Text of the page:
GREEN Party councillor Sean Hartigan wants the University of Limerick to introduce an off campus code of conduct after hundreds of students caused havoc in nearby estates this week.
The call came as the college year commenced and estates surrounding the UL campus witnessed a trail of destruction after student parties on Monday night.
According to Cllr Hartigan, around 2,000 students attended a party in College Court as the new college year got underway. Footage filmed by the City East representative shows the morning after with broken glass and cans scattered all over the estate and bins overturned.
“Estates surrounding UL are destroyed,” Cllr Hartigan told the Limerick Post.
“There are huge volumes of cars blocking footpaths. Roads, footpaths and cycle lanes are littered with glass. There was a 2,000 person party in College Court and longterm residents and students couldn’t get sleep.”
Gardaí, Cllr Hartigan claimed, couldn’t attend the scene as they were dealing with other incidents.
“We need a large Garda presence in the area and UL need to engage and have an off campus code of conduct as I have repeatedly requested,” he said.
The City East representative explained that there is a high density of HMO (house in multiple occupation) in the vicinity of UL, which leads to a concentration of antisocial behaviour including car accidents, public drinking, drug taking, noise and large gatherings.
He added that antisocial behaviour from young people living in these estates, the majority of whom are UL students, has caused severe difficulties for other residents and property owners, especially throughout the course of the Covid pandemic.
“I have had a lot of discussion over the last year with students, permanent residents and landlords who own and rent houses in the estates close to the University of Limerick, to request that UL implement an off campus code of conduct for students living in these estates.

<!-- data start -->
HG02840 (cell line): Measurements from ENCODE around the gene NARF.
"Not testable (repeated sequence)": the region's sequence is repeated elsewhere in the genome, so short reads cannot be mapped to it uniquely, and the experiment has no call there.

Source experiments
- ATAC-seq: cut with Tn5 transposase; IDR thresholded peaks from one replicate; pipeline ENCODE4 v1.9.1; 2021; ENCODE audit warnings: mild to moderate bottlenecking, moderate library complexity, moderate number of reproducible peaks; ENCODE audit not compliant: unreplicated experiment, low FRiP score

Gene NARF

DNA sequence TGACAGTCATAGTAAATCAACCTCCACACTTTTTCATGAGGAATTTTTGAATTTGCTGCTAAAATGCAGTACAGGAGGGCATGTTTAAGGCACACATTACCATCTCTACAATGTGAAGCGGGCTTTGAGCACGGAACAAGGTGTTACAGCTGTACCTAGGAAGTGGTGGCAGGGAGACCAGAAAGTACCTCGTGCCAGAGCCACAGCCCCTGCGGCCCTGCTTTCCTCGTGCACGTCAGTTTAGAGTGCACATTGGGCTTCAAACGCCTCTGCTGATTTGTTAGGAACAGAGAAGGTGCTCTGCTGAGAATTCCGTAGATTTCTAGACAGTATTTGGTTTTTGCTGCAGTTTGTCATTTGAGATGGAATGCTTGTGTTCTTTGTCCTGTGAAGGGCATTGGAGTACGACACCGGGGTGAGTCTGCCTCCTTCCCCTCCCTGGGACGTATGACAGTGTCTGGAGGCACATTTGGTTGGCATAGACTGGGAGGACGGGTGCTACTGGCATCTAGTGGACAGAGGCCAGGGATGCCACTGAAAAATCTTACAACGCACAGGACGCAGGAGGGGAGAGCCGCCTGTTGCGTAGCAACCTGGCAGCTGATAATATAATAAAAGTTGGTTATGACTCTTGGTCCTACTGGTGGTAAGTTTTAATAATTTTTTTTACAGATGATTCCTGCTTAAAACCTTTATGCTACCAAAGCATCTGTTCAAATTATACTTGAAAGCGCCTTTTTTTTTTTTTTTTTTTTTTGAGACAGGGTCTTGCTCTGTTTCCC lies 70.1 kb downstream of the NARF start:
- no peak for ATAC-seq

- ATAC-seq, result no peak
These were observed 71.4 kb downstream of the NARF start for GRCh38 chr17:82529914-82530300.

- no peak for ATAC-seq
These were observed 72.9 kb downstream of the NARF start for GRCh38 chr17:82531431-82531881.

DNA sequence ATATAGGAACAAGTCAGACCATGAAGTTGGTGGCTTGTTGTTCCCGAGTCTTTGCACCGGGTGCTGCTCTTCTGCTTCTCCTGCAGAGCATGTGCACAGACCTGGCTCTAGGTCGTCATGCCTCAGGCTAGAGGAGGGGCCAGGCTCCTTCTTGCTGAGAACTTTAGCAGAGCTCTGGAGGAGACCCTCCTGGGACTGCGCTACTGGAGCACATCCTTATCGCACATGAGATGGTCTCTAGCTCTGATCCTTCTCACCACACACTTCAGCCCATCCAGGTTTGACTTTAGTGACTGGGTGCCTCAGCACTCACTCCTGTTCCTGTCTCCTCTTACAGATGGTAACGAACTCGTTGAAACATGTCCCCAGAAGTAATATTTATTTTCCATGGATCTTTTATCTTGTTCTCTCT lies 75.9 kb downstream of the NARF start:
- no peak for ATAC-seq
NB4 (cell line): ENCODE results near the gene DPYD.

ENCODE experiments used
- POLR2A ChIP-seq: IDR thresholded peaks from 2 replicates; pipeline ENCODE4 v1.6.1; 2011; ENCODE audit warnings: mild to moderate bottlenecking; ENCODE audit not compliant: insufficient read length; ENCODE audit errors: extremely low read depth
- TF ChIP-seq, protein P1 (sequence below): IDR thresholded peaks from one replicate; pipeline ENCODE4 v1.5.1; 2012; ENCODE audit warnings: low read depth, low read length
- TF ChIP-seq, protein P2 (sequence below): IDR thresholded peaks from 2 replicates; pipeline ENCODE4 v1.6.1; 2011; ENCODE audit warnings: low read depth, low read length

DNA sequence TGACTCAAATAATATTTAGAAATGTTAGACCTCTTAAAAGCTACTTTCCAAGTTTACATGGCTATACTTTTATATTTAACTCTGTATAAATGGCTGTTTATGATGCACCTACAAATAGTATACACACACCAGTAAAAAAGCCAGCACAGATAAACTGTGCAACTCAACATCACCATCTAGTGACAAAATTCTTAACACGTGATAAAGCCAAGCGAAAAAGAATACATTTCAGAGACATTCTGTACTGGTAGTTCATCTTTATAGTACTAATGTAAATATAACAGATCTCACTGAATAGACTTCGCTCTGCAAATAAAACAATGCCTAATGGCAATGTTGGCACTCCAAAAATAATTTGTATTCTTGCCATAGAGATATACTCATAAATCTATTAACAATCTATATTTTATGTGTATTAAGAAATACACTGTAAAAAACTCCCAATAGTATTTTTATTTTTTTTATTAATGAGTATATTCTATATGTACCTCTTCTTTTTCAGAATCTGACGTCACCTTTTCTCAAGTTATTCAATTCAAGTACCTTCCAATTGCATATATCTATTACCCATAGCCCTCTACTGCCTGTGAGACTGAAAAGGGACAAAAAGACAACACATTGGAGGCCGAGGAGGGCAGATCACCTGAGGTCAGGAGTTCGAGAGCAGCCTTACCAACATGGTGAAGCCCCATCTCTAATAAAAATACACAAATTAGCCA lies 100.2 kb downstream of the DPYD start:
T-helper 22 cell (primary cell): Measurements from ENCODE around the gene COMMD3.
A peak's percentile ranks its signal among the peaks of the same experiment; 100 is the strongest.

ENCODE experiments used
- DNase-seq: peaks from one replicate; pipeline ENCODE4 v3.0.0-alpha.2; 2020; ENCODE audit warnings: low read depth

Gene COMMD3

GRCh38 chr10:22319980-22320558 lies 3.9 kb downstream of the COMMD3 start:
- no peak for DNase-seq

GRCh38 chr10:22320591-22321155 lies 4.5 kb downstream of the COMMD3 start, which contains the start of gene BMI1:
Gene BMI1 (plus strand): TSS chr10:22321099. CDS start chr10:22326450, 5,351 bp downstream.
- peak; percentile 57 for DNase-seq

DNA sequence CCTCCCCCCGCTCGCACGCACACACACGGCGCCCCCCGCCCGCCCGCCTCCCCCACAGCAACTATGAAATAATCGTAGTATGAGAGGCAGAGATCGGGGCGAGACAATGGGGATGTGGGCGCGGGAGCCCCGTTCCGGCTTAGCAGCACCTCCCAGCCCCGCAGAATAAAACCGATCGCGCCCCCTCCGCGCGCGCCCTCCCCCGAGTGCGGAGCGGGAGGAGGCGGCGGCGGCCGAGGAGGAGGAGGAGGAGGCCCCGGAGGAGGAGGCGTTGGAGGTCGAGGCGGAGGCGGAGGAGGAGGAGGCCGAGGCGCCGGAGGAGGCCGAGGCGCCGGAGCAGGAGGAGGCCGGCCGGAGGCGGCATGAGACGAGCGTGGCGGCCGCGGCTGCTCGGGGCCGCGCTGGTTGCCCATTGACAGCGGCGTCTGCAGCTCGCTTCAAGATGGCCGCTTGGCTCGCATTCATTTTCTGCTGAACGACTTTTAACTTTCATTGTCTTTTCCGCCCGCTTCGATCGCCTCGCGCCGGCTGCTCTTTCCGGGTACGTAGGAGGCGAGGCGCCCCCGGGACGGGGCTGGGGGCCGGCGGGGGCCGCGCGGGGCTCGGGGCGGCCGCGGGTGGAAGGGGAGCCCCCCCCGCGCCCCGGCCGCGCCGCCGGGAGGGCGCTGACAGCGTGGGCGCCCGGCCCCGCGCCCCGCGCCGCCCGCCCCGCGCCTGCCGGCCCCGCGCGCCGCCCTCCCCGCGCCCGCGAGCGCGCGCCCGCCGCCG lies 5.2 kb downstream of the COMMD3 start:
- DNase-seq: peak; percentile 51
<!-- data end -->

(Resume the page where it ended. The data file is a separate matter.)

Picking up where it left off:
Cllr Hartigan believes that a written off campus code of conduct handbook could be attached to landlord and tenant leases to clearly set out the direction landlords can take in the event of a breach and the penalties involved.
“Such a system has proved to be very effective in reducing antisocial behaviour in the vicinity of UCC.
A particular issue that landlords have raised with Cllr Hartigan is the safety of students that go up on the roofs of houses in College Court.
“This seems to be a yearly ‘rite of passage’ for students and occurs in fresher’s week, rag/charity week and the final week of term. Unfortunately, the students do not seem to be aware of the dangers of this behaviour and this is one issue that needs to be addressed in a code of conduct.”
In response, University of Limerick said that it has spent the summer planning for a return to as near normal teaching as possible this September, while also recognising the need to keep the community safe.
“UL appreciates that there is understandable concern in the surrounding community about the return of large numbers of young people from across the country. Appeals have been made to those living in off-campus rented accommodation to be responsible and a good neighbour to those around them.
”While UL cannot be a responder to off-campus incidents, which are the jurisdiction of An Garda Síochána and other relevant agencies, any student who has been officially reported, investigated and found to have broken the UL Code of Conduct will face sanction.”